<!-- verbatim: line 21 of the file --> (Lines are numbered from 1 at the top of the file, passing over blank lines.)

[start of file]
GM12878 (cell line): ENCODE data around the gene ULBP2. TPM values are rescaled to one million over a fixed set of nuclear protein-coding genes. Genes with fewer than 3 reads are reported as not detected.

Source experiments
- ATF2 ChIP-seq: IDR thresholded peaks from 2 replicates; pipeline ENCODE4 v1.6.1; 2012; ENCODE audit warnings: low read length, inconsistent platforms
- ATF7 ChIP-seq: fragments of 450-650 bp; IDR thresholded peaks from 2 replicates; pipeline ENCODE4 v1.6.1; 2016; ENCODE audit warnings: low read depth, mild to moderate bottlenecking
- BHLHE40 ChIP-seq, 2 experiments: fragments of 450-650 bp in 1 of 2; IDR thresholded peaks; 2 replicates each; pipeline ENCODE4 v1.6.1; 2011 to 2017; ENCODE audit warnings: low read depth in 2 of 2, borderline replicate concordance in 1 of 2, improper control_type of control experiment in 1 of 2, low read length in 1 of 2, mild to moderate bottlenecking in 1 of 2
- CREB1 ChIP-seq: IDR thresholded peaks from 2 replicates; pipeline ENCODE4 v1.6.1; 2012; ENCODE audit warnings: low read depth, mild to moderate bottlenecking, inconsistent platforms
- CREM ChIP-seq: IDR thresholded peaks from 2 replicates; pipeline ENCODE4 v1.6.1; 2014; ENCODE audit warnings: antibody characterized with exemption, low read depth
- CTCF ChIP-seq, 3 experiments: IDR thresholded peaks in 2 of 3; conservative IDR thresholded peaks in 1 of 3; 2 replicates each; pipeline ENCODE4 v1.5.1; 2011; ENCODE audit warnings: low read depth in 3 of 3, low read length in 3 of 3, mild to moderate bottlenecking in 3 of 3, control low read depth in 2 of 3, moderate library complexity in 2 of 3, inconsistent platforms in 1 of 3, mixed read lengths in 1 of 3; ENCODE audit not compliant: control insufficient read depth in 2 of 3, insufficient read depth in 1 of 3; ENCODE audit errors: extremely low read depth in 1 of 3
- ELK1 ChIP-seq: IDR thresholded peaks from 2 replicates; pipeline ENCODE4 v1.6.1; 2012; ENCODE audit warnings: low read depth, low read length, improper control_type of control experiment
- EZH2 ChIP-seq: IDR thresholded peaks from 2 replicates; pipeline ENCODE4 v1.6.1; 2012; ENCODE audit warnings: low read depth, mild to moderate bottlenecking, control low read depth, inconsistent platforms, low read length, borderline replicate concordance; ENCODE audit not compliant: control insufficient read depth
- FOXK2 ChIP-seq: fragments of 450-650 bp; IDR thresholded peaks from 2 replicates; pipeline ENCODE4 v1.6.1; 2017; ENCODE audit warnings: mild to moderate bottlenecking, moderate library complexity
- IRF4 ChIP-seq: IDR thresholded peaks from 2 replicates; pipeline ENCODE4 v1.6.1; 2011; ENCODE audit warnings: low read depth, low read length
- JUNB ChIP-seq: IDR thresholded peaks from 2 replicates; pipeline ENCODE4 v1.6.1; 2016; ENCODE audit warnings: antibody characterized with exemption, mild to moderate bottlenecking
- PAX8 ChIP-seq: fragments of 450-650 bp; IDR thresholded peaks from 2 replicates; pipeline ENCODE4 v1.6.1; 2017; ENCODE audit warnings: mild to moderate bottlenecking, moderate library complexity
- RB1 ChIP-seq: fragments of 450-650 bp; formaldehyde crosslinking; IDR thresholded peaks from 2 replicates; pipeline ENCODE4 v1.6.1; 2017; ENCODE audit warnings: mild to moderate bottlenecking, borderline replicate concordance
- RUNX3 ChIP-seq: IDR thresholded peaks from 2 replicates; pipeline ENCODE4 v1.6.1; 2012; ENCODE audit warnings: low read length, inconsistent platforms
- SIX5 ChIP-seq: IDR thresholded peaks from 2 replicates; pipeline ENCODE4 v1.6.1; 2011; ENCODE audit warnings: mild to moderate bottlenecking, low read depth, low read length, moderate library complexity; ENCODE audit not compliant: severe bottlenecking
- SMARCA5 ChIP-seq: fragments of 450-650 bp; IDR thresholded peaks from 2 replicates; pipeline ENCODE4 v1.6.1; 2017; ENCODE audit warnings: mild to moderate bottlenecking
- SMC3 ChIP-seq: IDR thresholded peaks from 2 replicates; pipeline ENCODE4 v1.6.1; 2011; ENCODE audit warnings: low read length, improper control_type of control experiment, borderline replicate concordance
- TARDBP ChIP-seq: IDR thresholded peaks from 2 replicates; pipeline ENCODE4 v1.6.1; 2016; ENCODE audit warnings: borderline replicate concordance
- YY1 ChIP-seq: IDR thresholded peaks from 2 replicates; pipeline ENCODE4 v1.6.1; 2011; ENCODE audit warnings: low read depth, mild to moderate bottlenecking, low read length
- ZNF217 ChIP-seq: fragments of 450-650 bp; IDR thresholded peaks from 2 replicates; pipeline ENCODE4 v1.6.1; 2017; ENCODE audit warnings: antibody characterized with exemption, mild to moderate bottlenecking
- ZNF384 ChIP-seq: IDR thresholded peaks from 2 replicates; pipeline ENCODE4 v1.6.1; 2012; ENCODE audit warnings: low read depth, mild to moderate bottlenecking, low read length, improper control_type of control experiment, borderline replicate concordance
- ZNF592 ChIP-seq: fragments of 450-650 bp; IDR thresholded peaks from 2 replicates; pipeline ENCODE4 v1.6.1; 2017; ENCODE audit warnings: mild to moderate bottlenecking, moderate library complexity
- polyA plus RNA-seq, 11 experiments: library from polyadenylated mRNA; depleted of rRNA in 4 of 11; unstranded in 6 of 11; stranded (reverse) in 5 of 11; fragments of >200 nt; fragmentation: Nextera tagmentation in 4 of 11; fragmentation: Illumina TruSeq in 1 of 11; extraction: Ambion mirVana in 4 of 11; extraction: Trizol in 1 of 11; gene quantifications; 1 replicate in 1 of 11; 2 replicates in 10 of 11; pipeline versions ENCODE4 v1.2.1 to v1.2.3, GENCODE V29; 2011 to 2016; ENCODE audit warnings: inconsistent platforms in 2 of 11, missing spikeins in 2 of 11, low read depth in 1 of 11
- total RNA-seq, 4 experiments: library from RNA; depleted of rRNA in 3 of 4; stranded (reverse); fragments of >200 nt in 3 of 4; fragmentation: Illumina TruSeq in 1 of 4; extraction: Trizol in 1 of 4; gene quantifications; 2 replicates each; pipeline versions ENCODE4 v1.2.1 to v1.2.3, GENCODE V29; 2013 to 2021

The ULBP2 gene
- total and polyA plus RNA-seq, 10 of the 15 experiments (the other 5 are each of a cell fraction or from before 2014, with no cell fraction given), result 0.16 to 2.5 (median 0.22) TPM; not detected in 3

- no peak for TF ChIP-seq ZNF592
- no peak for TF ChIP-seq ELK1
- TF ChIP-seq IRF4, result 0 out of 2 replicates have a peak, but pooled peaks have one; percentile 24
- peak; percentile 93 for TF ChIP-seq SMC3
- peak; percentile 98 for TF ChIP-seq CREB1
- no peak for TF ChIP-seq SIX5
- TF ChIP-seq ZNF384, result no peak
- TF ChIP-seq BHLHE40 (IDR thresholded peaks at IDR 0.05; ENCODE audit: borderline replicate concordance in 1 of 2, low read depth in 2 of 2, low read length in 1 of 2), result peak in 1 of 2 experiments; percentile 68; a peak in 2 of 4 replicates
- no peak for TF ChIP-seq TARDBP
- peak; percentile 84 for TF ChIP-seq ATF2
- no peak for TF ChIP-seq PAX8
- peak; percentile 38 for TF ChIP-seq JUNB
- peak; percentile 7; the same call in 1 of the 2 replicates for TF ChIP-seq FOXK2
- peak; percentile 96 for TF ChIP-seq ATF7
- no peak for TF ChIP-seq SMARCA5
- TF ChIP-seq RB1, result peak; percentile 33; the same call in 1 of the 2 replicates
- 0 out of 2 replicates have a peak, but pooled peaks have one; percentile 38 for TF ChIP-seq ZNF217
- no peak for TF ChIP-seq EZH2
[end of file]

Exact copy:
- YY1 ChIP-seq: IDR thresholded peaks from 2 replicates; pipeline ENCODE4 v1.6.1; 2011; ENCODE audit warnings: low read depth, mild to moderate bottlenecking, low read length